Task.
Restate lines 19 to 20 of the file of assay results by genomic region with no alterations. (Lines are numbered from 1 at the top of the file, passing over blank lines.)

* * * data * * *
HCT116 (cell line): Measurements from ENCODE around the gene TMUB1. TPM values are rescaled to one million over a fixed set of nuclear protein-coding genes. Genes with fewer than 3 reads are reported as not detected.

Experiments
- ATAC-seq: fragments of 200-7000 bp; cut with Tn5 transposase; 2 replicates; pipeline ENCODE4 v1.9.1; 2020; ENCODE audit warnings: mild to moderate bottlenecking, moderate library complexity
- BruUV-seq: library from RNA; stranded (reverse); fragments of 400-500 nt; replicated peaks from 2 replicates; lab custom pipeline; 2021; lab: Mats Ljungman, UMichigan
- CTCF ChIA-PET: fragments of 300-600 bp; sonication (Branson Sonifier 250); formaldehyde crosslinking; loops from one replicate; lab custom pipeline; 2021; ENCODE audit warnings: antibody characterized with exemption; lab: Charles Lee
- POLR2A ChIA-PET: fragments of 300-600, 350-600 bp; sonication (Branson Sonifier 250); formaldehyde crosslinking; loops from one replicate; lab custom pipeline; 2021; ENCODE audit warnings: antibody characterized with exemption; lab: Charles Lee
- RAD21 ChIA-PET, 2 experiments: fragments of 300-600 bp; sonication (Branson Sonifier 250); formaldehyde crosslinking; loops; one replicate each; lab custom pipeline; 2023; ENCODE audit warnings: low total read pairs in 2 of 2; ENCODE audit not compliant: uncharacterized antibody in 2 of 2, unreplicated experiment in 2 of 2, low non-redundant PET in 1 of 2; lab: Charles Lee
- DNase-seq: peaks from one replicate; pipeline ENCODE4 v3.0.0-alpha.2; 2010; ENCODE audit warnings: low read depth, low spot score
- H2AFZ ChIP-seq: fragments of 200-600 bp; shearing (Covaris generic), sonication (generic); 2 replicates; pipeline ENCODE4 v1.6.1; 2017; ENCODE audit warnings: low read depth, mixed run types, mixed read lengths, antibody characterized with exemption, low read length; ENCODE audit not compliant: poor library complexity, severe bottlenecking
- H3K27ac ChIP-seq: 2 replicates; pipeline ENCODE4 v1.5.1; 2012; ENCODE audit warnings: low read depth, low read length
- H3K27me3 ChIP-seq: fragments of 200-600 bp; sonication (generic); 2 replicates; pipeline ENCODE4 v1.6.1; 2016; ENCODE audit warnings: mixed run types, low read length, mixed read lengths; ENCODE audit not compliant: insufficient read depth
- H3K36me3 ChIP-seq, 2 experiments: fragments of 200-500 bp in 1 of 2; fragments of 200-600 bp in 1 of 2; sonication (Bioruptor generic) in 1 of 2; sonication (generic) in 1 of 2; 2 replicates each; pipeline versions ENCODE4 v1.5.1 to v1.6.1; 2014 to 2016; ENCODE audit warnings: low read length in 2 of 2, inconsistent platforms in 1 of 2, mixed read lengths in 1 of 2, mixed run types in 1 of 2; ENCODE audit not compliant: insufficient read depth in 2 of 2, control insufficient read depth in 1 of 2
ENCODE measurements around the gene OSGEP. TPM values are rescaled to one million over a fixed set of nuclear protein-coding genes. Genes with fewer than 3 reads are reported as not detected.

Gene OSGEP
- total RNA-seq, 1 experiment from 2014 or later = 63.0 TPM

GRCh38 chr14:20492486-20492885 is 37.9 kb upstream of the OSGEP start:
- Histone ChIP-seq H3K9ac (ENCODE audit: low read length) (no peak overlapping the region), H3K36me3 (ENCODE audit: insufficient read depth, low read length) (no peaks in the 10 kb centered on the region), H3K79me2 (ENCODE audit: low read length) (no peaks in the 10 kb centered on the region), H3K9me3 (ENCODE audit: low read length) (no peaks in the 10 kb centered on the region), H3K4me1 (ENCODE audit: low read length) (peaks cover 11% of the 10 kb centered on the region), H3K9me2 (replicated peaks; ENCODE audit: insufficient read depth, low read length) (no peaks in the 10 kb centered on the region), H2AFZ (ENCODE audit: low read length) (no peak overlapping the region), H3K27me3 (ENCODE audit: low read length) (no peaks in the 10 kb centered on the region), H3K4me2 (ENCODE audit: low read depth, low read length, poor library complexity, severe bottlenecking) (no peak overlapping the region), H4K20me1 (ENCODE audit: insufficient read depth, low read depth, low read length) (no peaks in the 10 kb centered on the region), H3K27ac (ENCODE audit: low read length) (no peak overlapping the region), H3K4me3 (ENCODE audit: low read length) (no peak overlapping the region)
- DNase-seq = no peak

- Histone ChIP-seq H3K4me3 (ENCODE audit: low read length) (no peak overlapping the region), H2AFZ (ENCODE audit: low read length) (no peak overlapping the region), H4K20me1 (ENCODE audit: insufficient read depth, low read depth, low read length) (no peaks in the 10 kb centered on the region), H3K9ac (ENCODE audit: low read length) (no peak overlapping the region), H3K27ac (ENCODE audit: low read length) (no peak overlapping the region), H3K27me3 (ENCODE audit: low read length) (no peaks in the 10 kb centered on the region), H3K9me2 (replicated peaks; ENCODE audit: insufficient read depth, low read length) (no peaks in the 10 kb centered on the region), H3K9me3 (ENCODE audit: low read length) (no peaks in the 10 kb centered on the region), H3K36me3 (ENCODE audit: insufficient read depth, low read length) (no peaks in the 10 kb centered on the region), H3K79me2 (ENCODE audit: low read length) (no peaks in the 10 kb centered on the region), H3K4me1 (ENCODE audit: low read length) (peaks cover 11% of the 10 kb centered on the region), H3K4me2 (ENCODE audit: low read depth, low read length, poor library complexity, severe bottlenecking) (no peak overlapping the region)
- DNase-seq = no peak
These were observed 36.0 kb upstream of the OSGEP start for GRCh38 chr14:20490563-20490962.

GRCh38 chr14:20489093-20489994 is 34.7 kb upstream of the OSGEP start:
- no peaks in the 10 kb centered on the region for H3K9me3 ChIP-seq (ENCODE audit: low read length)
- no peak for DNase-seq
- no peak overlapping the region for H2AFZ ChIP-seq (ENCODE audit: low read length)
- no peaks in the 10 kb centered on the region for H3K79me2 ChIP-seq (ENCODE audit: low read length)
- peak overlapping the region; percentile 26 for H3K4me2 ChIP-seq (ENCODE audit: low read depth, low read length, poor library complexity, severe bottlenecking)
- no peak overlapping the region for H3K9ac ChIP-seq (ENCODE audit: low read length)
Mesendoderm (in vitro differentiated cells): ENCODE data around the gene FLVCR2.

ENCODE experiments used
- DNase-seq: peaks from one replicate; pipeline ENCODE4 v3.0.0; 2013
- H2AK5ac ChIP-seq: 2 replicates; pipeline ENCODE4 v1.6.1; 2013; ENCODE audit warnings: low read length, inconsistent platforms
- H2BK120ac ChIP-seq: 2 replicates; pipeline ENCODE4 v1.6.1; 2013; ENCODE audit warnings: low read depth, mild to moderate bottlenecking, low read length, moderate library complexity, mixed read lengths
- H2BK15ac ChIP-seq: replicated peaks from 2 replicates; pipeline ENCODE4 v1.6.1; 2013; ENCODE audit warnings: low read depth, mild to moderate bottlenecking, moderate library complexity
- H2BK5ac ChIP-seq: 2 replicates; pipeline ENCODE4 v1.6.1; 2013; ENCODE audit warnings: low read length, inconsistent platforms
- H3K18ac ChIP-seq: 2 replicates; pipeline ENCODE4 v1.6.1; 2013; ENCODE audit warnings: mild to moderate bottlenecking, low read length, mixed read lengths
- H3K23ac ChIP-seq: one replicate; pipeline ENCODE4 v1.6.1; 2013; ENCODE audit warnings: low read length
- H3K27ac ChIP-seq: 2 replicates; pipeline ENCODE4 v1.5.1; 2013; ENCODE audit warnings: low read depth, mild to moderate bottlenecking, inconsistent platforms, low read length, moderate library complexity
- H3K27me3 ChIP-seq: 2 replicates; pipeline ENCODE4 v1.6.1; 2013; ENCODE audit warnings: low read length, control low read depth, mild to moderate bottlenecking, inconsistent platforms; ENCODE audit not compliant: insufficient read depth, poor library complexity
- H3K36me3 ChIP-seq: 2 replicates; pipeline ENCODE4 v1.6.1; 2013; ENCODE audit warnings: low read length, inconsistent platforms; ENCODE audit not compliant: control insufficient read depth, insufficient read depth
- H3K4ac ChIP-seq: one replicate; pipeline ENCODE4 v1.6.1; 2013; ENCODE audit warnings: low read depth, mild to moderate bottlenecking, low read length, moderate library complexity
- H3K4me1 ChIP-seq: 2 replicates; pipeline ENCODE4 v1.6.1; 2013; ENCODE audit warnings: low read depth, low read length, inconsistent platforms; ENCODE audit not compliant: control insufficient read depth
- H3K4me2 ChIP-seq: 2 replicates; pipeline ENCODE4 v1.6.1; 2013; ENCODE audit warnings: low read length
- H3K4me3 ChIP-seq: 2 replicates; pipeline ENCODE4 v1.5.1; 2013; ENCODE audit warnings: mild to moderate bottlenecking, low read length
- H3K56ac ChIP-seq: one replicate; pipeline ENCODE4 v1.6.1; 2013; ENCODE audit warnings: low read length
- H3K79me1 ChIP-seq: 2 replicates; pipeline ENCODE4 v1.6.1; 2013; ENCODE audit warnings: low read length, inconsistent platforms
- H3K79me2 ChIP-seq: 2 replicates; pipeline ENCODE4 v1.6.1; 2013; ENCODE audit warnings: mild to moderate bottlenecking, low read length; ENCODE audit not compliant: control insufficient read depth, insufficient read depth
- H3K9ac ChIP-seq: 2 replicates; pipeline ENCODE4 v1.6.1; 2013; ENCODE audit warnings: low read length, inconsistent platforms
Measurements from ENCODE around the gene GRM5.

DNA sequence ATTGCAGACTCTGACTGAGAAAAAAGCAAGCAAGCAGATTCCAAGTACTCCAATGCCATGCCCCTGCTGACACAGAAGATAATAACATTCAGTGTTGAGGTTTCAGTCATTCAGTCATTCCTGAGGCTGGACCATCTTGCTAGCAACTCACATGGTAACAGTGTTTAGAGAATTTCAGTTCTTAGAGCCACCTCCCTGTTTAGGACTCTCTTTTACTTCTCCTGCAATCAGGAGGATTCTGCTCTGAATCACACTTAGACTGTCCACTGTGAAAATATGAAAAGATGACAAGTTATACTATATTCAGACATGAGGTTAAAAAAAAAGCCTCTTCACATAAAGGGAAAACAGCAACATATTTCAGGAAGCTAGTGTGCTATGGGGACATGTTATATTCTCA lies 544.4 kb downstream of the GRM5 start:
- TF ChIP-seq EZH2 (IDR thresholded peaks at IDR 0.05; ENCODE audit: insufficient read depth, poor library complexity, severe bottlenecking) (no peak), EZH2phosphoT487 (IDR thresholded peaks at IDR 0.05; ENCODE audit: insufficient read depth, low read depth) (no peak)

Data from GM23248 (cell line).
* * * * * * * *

- Histone ChIP-seq H3K4me3 (ENCODE audit: low read length) (no peak overlapping the region), H2AFZ (ENCODE audit: low read length) (no peak overlapping the region), H4K20me1 (ENCODE audit: insufficient read depth, low read depth, low read length) (no peaks in the 10 kb centered on the region), H3K9ac (ENCODE audit: low read length) (no peak overlapping the region), H3K27ac (ENCODE audit: low read length) (no peak overlapping the region), H3K27me3 (ENCODE audit: low read length) (no peaks in the 10 kb centered on the region), H3K9me2 (replicated peaks; ENCODE audit: insufficient read depth, low read length) (no peaks in the 10 kb centered on the region), H3K9me3 (ENCODE audit: low read length) (no peaks in the 10 kb centered on the region), H3K36me3 (ENCODE audit: insufficient read depth, low read length) (no peaks in the 10 kb centered on the region), H3K79me2 (ENCODE audit: low read length) (no peaks in the 10 kb centered on the region), H3K4me1 (ENCODE audit: low read length) (peaks cover 11% of the 10 kb centered on the region), H3K4me2 (ENCODE audit: low read depth, low read length, poor library complexity, severe bottlenecking) (no peak overlapping the region)
- DNase-seq = no peak